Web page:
By 10am on 10 September XIV Corps was on the Geiersberg, just above the battlefield of Kulm, where Vandamme's corps had been defeated at the end of August. Below him he could see the Russian and Prussian contigents of the Army of Bohemia hurrying to get into position.
At first glance Napoleon appeared to have gained exactly what he had been hoping for – a chance to defeat an isolated part of one of the Allied armies, but the reality was more complex. His artillery chief, General Drouot, spent much of the day attempting to get his artillery down the road from the mountains onto the plain, but by the end of the day reported that this route wasn't practical. The 43rd Division of St. Cyr's corps was already moving down the road, but some of its artillery had already run into problems on the way.
Napoleon also had to worry about the situation at his back. Macdonald's defeat at the Katzbach meant that Blücher was free to push west from Silesia into Saxony. Ney's defeat at Dennewitz (6 September 1813), at the start of a possible advance on Berlin, meant that Napoleon's northern flank was vulnerable to attack by Bernadotte's Army of the North.
With all of this in mind Napoleon decided not to risk descending into the plains to attack the Russians and Prussians. St Cyr believed that this was a mistake, and later wrote of his astonishment that Napoleon wasn't willing to risk such a minor descent, when in earlier years he had been willing to cross the Alps. St Cyr's viewpoint was rather limited – Napoleon was aware that a single line of descent was also a single line of ascent – if anything went wrong while he was down on the plains, it would have been very easy for the Allies to block his route back to Saxony, at which point his entire position in Germany would have collapsed.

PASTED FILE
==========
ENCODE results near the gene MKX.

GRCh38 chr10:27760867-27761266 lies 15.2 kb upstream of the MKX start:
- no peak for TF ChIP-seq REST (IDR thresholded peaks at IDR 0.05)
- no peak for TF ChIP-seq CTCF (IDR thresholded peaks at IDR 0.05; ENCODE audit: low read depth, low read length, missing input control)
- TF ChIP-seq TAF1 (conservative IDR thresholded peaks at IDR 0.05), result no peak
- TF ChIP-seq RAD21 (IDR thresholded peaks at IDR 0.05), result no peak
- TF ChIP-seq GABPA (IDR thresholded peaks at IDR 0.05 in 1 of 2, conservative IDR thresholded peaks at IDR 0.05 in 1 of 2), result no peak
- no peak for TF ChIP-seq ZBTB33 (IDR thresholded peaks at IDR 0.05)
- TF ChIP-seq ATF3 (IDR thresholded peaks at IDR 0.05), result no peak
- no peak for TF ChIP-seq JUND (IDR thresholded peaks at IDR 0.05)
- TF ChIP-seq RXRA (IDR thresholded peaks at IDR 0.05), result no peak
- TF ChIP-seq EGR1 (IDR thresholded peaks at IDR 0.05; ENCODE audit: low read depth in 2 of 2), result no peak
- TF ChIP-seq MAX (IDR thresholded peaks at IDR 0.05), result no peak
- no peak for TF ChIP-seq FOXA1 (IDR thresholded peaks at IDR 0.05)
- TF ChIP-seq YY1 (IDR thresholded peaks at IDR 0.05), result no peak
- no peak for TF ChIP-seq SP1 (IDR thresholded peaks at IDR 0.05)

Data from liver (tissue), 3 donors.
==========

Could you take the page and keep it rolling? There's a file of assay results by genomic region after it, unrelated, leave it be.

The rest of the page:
St Cyr was ordered to remain in place in the mountains, and make it look as if he was still planning an attack. Victor and Lobau also remained in the area, Lobau on St. Cyr's left and Victor on his right. Napoleon then left the front and ended the day at Breitenau, where he was forced to sleep in the parish priest's house. He then returned to Dresden to try and restore the situation in the north.
On 11 September the Allies were still expected to be attacked. When nothing happened they carried out a few limited attacks on the French position at the foot of the Geiersberg. The first Austrian troops began to arrive towards the evening, and the brief chance to catch part of the Army of Bohemia in isolation had gone.
This didn’t end the fighting on this front. On 14 September the Allies pushed the French out of Nollendorf (Combat of Nollendorf). Napoleon returned to the front, and pushed the Allies back (Combat of Berggiesshübel, 14 September 1813) and Peterswalde (16 September 1813). He even advanced onto the plains, taking advantage of the better 'New Road', and advanced towards Kulm (combat of Dolnitz (17 September 1813), but this was only a reconnaissance in force, and on the following day Napoleon decided to withdraw from the Bohemian mountains.